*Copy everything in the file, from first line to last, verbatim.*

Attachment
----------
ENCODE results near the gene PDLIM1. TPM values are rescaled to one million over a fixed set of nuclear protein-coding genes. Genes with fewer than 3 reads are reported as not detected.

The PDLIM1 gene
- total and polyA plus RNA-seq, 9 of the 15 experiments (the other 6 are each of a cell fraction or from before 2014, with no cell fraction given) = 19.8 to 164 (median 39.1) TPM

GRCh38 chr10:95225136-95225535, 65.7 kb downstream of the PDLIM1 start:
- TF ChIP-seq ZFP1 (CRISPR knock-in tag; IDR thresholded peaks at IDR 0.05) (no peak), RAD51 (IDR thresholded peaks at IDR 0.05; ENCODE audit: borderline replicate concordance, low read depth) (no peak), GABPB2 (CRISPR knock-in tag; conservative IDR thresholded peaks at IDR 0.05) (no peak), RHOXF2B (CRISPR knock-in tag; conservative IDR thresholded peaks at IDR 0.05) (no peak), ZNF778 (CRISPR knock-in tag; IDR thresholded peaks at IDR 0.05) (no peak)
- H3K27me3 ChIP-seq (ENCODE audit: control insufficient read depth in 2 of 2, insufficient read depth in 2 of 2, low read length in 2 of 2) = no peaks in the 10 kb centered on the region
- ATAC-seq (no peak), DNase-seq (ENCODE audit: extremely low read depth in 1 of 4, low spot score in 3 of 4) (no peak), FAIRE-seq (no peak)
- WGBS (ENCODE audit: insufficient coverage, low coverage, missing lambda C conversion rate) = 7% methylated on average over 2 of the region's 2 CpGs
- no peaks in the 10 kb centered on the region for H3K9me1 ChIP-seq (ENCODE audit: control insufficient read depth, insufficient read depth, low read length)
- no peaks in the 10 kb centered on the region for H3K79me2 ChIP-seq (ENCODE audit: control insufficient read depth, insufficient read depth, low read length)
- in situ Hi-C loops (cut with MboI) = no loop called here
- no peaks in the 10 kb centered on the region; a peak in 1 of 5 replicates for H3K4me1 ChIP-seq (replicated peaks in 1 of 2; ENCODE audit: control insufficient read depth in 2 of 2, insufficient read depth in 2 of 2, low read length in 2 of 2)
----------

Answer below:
ENCODE results near the gene PDLIM1. TPM values are rescaled to one million over a fixed set of nuclear protein-coding genes. Genes with fewer than 3 reads are reported as not detected.

The PDLIM1 gene
- total and polyA plus RNA-seq, 9 of the 15 experiments (the other 6 are each of a cell fraction or from before 2014, with no cell fraction given) = 19.8 to 164 (median 39.1) TPM

GRCh38 chr10:95225136-95225535, 65.7 kb downstream of the PDLIM1 start:
- TF ChIP-seq ZFP1 (CRISPR knock-in tag; IDR thresholded peaks at IDR 0.05) (no peak), RAD51 (IDR thresholded peaks at IDR 0.05; ENCODE audit: borderline replicate concordance, low read depth) (no peak), GABPB2 (CRISPR knock-in tag; conservative IDR thresholded peaks at IDR 0.05) (no peak), RHOXF2B (CRISPR knock-in tag; conservative IDR thresholded peaks at IDR 0.05) (no peak), ZNF778 (CRISPR knock-in tag; IDR thresholded peaks at IDR 0.05) (no peak)
- H3K27me3 ChIP-seq (ENCODE audit: control insufficient read depth in 2 of 2, insufficient read depth in 2 of 2, low read length in 2 of 2) = no peaks in the 10 kb centered on the region
- ATAC-seq (no peak), DNase-seq (ENCODE audit: extremely low read depth in 1 of 4, low spot score in 3 of 4) (no peak), FAIRE-seq (no peak)
- WGBS (ENCODE audit: insufficient coverage, low coverage, missing lambda C conversion rate) = 7% methylated on average over 2 of the region's 2 CpGs
- no peaks in the 10 kb centered on the region for H3K9me1 ChIP-seq (ENCODE audit: control insufficient read depth, insufficient read depth, low read length)
- no peaks in the 10 kb centered on the region for H3K79me2 ChIP-seq (ENCODE audit: control insufficient read depth, insufficient read depth, low read length)
- in situ Hi-C loops (cut with MboI) = no loop called here
- no peaks in the 10 kb centered on the region; a peak in 1 of 5 replicates for H3K4me1 ChIP-seq (replicated peaks in 1 of 2; ENCODE audit: control insufficient read depth in 2 of 2, insufficient read depth in 2 of 2, low read length in 2 of 2)